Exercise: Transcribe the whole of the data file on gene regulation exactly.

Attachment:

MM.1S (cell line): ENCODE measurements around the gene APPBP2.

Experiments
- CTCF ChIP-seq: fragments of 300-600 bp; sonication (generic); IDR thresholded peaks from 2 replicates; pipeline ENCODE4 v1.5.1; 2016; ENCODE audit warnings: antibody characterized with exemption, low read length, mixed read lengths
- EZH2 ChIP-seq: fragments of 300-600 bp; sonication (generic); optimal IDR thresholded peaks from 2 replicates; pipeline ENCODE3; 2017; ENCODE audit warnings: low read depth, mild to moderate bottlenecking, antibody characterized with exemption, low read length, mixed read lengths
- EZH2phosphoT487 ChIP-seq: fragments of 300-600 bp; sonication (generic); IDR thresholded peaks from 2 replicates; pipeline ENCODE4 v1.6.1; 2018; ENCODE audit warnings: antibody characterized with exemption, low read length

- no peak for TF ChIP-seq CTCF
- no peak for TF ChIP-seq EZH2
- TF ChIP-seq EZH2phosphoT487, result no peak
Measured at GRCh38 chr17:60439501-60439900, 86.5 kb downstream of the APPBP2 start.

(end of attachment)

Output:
MM.1S (cell line): ENCODE measurements around the gene APPBP2.

Experiments
- CTCF ChIP-seq: fragments of 300-600 bp; sonication (generic); IDR thresholded peaks from 2 replicates; pipeline ENCODE4 v1.5.1; 2016; ENCODE audit warnings: antibody characterized with exemption, low read length, mixed read lengths
- EZH2 ChIP-seq: fragments of 300-600 bp; sonication (generic); optimal IDR thresholded peaks from 2 replicates; pipeline ENCODE3; 2017; ENCODE audit warnings: low read depth, mild to moderate bottlenecking, antibody characterized with exemption, low read length, mixed read lengths
- EZH2phosphoT487 ChIP-seq: fragments of 300-600 bp; sonication (generic); IDR thresholded peaks from 2 replicates; pipeline ENCODE4 v1.6.1; 2018; ENCODE audit warnings: antibody characterized with exemption, low read length

- no peak for TF ChIP-seq CTCF
- no peak for TF ChIP-seq EZH2
- TF ChIP-seq EZH2phosphoT487, result no peak
Measured at GRCh38 chr17:60439501-60439900, 86.5 kb downstream of the APPBP2 start.